During the Reagan administration, a PAI study found that the rule was already inhibiting progress on reproductive rights and reducing access to safe care in its early stages. In Turkey—where abortion was already legal—NGOs strapped for funding were “forced to curtail critical training for doctors on safe abortion techniques because the programs had been partially funded by the U.S.,” and in India, many family planning and health care organizations promptly closed down.
Following the reinstatement of the policy by George W. Bush, the Global Gag Rule Impact Project—comprised of a group of nonprofits in the family planning and health services sphere—conducted a 2002 study focused on the Gag Rule’s implications in Kenya, Ethiopia, Romania, and Zambia. They found:
Some of these organisations were forced to close clinics, terminate staff and cut both family planning and prevention and treatment services for STIs and HIV/AIDS, maternal health and well-baby care, sexual health education, and youth outreach programmes. The Gag Rule also led to the termination of all US contraceptive supply shipments to leading family planning organisations in 29 countries. In the absence of alternatives, women who relied on these services must certainly have suffered more unwanted pregnancies and more unsafe abortions.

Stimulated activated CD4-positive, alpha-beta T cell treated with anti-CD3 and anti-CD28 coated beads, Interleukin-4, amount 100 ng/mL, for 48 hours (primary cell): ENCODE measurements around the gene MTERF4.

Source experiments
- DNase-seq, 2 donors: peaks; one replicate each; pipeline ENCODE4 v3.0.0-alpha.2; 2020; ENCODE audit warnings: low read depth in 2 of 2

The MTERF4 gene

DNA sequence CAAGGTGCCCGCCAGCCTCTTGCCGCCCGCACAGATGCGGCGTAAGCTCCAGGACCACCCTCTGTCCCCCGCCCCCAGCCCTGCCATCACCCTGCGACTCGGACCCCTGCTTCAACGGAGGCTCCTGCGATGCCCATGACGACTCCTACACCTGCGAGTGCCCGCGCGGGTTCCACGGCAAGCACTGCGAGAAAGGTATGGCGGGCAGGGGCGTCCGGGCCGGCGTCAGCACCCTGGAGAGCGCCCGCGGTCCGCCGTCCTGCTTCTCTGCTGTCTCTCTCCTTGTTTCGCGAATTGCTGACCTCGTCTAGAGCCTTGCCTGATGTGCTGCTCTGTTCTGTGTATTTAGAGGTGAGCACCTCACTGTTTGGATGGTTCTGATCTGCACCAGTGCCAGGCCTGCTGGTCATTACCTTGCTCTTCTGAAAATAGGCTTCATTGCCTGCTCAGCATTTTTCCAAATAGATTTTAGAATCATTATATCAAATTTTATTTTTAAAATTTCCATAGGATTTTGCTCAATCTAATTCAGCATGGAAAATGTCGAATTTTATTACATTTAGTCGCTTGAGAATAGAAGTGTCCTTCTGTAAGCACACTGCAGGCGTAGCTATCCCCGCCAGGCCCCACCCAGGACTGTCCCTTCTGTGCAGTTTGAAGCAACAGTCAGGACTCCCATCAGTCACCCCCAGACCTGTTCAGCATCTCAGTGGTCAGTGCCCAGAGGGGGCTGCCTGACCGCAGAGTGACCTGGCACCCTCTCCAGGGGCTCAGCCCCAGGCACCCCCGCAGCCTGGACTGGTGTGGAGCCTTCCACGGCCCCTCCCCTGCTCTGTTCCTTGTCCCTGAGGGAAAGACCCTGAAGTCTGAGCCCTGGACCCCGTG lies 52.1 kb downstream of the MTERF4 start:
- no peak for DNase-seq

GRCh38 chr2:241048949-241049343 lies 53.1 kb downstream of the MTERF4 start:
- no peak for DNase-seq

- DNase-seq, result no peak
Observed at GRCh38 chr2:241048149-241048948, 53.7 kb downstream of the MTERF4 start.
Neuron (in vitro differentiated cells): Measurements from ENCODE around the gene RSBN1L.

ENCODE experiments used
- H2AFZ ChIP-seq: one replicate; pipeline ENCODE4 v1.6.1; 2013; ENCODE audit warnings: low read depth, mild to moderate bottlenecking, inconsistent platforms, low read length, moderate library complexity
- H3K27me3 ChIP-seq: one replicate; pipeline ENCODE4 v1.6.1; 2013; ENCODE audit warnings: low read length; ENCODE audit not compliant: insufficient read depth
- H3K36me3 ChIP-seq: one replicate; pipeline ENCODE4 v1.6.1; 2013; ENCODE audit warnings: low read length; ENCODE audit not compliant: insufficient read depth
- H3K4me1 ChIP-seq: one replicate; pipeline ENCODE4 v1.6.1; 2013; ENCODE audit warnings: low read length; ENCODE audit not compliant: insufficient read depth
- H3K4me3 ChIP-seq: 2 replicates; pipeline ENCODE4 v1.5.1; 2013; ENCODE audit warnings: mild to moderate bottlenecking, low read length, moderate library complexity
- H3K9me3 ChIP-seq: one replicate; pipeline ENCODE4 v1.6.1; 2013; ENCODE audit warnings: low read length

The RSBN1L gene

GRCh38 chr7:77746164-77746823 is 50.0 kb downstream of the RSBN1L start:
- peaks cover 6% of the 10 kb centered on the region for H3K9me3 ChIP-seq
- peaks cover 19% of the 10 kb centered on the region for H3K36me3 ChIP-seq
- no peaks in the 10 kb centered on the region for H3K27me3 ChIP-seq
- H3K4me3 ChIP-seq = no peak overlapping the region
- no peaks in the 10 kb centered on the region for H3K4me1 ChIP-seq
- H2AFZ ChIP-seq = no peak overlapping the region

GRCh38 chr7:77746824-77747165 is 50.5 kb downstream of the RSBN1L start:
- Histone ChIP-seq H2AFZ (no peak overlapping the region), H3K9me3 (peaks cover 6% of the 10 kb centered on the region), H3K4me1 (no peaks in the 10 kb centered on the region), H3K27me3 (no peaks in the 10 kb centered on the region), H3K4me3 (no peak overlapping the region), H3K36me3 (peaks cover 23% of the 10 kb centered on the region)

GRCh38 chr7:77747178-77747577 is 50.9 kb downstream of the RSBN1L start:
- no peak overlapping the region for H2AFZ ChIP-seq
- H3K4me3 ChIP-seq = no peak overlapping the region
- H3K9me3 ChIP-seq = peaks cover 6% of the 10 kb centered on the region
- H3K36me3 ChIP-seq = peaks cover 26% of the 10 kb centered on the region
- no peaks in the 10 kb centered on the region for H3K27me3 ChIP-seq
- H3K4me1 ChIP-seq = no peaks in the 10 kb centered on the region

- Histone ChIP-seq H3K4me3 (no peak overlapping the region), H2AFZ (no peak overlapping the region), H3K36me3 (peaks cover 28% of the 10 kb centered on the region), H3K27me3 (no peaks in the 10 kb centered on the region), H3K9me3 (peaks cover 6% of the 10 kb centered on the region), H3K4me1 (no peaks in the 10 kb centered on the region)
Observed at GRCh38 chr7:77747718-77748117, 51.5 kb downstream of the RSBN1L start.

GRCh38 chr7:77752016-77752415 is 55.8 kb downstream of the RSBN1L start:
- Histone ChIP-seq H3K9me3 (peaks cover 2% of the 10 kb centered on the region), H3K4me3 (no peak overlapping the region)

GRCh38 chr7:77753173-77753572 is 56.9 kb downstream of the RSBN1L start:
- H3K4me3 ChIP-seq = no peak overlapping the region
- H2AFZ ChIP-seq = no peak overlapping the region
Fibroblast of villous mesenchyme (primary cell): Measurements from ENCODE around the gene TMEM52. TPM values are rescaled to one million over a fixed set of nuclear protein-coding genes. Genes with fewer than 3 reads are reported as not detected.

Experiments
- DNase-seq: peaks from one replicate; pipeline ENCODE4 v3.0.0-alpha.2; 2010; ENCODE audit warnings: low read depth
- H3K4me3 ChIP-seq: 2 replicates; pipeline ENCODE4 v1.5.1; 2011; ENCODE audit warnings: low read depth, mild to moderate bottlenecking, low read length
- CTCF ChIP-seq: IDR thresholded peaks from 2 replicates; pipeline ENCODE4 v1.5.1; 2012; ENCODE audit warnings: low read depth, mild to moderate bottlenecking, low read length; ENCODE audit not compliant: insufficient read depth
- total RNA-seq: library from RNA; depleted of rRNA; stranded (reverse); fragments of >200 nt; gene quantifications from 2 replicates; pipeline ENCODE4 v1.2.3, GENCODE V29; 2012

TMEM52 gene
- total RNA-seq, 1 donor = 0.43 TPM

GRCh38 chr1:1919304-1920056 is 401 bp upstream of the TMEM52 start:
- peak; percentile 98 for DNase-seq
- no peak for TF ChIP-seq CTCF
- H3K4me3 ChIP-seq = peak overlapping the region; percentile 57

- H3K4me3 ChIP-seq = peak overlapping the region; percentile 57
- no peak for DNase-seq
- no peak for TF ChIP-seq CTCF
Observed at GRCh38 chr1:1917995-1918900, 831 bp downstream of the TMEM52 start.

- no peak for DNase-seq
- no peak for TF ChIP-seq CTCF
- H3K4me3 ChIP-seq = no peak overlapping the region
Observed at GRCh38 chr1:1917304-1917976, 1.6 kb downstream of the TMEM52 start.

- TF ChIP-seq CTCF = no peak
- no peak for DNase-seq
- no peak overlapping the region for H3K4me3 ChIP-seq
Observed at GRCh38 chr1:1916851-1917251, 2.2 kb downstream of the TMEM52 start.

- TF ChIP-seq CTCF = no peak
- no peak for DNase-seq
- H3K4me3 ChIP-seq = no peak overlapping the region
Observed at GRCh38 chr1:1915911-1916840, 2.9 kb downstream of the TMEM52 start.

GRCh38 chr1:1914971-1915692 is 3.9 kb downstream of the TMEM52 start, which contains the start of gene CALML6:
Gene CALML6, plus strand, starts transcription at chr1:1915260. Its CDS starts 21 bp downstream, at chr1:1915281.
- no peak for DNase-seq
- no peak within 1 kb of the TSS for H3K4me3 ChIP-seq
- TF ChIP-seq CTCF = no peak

Beyond hurting these NGOs, stripping many women and their families of basic health care and prevention services (even basic shipments of contraceptive methods, like condoms), and revoking USAID family planning technical and leadership expertise, the Gag Rule has only enhanced the number of induced abortions generally—as was proven by a 2011 Stanford University study focusing on countries in Sub-Saharan Africa that lost U.S. aid under the policy.
The rule has also severely impacted the safety of abortion procedures, as unregulated abortions directly correlate to unsafe abortions. Restricting access forces women to undergo unsafe procedures in the shadows, including attempting to induce their own abortions by methods ranging from taking drugs like Misoprostol to getting punched in the abdomen—as the United States saw on a domestic level with Texan women following severe legislative abortion restrictions and barriers to care that were imposed in 2013.